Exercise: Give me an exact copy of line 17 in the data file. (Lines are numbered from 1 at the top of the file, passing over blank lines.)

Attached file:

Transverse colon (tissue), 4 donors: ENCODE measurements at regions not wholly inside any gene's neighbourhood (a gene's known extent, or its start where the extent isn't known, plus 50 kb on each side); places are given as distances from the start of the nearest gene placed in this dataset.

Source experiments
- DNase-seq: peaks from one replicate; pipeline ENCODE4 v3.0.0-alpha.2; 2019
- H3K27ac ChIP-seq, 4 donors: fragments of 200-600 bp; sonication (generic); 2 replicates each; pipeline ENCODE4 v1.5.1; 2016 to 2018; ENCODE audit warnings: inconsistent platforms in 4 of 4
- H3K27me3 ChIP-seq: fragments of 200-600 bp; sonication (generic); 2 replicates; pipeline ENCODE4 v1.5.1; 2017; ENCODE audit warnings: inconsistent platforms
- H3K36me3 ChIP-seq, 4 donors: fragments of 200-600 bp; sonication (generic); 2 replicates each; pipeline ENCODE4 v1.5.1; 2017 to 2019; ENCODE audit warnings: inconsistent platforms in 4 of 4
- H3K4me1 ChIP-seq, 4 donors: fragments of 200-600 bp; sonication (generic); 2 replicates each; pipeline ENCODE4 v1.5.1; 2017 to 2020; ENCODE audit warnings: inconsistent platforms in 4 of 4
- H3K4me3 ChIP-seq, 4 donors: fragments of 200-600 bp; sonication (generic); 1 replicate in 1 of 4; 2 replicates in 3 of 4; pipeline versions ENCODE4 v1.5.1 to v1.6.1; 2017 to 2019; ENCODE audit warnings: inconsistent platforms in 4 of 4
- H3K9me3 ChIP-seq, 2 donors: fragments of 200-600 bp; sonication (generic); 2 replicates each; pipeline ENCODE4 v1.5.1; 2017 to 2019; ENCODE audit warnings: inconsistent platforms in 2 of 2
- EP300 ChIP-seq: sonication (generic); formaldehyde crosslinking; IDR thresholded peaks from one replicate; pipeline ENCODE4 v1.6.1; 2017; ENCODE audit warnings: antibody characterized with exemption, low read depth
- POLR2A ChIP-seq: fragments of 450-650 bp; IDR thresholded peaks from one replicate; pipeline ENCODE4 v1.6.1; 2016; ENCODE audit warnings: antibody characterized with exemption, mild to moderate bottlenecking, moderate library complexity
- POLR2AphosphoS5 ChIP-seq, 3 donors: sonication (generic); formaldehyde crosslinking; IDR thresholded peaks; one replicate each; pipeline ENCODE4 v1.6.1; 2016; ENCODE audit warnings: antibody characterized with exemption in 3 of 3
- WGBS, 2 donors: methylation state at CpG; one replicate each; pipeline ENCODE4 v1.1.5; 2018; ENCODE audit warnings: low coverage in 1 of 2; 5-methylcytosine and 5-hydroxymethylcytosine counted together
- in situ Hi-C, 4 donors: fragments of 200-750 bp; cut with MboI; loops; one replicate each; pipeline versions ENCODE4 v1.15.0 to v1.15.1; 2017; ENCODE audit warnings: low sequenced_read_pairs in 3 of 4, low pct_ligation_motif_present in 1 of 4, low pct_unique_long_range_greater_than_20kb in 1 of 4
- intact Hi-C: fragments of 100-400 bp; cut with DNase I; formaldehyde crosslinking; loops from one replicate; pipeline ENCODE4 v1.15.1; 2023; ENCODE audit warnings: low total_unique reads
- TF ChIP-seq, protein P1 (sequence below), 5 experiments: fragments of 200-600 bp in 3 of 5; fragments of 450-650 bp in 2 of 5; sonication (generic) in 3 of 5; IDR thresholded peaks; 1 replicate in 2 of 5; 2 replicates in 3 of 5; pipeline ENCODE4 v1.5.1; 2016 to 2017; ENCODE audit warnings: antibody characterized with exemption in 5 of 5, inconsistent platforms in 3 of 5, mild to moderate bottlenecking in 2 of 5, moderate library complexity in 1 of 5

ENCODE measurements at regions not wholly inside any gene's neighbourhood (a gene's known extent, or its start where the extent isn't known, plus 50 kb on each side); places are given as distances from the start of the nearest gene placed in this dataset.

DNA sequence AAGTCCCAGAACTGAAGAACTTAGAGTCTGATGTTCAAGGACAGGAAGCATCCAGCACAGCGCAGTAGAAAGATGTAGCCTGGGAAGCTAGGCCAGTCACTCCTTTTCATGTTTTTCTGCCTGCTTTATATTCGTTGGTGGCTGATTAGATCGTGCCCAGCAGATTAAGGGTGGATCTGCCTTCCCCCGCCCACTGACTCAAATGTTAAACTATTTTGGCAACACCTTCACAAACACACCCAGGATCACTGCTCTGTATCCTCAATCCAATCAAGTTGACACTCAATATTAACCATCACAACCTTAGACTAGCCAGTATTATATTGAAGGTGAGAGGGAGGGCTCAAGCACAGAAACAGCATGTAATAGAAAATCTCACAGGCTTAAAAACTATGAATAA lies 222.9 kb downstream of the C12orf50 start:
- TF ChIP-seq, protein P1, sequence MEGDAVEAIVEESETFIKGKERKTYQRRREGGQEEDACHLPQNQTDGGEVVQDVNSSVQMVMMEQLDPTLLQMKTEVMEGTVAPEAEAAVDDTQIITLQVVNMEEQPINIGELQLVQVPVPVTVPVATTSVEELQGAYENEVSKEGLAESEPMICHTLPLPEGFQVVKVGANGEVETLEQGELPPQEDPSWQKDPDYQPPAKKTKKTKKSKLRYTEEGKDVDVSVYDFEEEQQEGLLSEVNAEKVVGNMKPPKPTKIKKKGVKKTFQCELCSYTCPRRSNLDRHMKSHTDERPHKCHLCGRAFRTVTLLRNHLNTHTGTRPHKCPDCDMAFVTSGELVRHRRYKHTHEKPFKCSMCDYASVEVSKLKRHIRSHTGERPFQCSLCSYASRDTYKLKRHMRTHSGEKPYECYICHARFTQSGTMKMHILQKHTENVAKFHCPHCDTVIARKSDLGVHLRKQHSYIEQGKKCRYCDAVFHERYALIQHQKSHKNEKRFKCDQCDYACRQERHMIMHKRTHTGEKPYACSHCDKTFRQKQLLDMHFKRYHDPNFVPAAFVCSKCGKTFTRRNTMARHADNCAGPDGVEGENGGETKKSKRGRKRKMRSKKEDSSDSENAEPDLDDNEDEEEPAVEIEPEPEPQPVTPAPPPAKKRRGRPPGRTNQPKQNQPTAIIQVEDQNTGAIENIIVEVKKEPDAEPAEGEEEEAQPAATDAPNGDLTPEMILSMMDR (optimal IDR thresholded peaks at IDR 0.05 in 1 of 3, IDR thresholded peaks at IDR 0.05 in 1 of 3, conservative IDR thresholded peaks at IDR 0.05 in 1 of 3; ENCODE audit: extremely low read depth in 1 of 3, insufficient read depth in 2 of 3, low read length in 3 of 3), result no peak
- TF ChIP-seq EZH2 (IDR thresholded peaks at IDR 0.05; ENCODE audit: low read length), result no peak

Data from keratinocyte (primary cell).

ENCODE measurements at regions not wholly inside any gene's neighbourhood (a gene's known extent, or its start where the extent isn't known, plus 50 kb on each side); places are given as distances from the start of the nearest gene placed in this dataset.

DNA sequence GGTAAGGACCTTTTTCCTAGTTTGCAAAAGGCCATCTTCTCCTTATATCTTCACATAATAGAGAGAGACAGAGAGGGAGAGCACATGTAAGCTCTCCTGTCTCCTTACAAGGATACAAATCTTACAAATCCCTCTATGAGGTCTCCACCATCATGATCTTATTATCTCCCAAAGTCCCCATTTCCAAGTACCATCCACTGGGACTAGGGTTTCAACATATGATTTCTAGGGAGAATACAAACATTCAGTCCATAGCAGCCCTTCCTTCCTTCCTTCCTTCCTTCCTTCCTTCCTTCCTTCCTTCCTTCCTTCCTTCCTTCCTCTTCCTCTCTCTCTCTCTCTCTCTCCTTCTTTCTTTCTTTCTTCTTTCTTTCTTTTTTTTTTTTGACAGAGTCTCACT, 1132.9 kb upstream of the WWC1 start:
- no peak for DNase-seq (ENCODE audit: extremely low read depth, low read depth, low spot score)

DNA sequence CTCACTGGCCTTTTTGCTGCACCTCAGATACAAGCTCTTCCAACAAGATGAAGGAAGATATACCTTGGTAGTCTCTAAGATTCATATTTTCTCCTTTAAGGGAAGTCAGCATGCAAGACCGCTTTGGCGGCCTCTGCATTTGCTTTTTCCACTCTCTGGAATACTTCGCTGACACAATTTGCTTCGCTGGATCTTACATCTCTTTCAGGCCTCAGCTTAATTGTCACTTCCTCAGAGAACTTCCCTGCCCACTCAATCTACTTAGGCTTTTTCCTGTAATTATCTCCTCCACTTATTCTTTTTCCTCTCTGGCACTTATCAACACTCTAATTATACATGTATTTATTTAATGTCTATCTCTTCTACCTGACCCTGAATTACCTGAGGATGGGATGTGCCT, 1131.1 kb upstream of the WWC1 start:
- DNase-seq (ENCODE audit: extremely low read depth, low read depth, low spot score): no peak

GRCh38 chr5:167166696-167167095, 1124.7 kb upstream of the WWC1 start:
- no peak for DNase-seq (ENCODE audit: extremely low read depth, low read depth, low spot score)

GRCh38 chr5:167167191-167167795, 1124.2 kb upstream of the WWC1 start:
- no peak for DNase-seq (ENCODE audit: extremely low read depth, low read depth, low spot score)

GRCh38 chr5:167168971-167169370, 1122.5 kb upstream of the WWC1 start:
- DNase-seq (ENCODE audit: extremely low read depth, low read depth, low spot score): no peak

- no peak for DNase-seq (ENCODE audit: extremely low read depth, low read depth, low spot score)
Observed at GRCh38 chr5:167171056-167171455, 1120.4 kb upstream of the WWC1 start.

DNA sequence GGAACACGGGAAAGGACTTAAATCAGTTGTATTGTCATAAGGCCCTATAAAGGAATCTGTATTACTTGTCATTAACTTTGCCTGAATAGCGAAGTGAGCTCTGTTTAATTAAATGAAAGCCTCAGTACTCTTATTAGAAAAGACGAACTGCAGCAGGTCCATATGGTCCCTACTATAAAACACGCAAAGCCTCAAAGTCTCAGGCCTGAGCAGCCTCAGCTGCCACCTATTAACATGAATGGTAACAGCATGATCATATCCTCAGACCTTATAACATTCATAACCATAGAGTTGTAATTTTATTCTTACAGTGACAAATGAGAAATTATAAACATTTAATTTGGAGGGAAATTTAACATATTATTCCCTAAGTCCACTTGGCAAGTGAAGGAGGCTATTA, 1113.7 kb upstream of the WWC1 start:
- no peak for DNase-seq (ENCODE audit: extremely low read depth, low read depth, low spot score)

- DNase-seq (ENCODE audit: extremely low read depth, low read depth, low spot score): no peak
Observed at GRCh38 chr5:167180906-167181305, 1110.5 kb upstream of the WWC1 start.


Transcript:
ENCODE measurements at regions not wholly inside any gene's neighbourhood (a gene's known extent, or its start where the extent isn't known, plus 50 kb on each side); places are given as distances from the start of the nearest gene placed in this dataset.